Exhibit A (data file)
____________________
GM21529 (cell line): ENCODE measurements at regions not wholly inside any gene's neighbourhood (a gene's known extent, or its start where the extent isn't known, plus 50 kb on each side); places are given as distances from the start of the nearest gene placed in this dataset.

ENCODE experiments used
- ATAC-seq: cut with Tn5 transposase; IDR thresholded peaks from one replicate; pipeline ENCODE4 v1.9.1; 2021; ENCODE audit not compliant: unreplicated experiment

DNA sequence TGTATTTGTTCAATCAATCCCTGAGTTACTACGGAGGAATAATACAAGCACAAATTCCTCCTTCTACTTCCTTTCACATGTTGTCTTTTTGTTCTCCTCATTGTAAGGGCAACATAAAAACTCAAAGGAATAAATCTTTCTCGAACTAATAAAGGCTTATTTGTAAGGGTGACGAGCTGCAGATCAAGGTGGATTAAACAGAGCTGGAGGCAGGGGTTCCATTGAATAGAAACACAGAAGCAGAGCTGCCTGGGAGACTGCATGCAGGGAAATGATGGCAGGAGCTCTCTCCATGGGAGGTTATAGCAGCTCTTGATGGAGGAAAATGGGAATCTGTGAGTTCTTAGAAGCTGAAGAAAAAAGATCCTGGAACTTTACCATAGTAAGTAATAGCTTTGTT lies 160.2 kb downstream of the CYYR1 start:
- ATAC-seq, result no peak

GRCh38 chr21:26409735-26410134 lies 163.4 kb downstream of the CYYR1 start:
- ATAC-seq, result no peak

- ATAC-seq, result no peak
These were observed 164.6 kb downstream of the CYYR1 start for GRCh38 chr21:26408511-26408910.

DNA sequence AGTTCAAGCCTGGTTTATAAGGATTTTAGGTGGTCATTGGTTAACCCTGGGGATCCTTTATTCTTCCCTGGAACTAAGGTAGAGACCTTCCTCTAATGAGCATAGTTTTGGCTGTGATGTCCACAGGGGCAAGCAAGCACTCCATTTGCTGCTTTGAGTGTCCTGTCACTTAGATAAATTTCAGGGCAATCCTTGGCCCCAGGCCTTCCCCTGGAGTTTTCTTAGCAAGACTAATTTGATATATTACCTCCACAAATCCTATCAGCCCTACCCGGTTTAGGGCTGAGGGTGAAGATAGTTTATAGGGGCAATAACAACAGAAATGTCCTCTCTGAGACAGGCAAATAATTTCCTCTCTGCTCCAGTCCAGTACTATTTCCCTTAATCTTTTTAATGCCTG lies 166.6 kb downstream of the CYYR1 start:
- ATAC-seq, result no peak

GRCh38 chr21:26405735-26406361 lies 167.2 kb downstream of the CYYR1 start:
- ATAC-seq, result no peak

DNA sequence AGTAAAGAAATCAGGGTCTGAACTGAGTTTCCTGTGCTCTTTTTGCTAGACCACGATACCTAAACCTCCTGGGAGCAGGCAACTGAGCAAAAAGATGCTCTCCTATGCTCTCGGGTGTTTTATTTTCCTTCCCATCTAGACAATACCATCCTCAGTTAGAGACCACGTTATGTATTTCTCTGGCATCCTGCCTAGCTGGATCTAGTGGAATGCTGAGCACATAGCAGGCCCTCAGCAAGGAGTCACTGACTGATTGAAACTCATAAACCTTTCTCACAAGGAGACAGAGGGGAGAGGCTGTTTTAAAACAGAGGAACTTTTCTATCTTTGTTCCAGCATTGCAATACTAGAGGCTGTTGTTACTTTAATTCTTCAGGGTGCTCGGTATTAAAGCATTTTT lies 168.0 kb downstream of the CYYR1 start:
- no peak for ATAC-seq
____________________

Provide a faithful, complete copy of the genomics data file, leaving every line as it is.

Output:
GM21529 (cell line): ENCODE measurements at regions not wholly inside any gene's neighbourhood (a gene's known extent, or its start where the extent isn't known, plus 50 kb on each side); places are given as distances from the start of the nearest gene placed in this dataset.

ENCODE experiments used
- ATAC-seq: cut with Tn5 transposase; IDR thresholded peaks from one replicate; pipeline ENCODE4 v1.9.1; 2021; ENCODE audit not compliant: unreplicated experiment

DNA sequence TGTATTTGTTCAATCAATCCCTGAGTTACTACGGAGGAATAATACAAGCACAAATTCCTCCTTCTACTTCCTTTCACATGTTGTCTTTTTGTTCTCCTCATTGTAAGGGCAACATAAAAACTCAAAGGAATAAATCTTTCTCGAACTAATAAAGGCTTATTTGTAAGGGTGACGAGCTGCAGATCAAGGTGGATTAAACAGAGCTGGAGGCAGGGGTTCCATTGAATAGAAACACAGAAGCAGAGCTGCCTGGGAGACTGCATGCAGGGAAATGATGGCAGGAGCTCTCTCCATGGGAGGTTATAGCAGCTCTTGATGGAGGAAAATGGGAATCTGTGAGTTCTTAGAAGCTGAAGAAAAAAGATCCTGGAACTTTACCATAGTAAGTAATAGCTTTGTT lies 160.2 kb downstream of the CYYR1 start:
- ATAC-seq, result no peak

GRCh38 chr21:26409735-26410134 lies 163.4 kb downstream of the CYYR1 start:
- ATAC-seq, result no peak

- ATAC-seq, result no peak
These were observed 164.6 kb downstream of the CYYR1 start for GRCh38 chr21:26408511-26408910.

DNA sequence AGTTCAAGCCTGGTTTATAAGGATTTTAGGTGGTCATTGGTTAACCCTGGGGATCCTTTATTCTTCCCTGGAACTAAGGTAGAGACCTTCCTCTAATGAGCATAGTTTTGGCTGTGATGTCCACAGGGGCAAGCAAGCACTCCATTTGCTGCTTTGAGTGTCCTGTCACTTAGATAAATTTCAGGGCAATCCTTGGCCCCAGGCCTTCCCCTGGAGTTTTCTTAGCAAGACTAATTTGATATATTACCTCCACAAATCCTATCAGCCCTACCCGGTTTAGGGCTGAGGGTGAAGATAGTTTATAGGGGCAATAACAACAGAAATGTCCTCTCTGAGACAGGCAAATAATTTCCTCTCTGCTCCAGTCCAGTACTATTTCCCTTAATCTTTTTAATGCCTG lies 166.6 kb downstream of the CYYR1 start:
- ATAC-seq, result no peak

GRCh38 chr21:26405735-26406361 lies 167.2 kb downstream of the CYYR1 start:
- ATAC-seq, result no peak

DNA sequence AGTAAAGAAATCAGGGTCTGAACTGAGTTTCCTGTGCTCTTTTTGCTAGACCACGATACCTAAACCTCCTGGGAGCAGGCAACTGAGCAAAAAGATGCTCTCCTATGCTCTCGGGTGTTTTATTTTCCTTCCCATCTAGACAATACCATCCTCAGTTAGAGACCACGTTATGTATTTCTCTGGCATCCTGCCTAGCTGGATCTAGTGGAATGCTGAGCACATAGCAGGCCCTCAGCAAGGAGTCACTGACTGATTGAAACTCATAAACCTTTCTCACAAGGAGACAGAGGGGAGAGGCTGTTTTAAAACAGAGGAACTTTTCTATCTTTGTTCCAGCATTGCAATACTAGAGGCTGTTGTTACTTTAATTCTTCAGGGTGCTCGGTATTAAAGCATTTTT lies 168.0 kb downstream of the CYYR1 start:
- no peak for ATAC-seq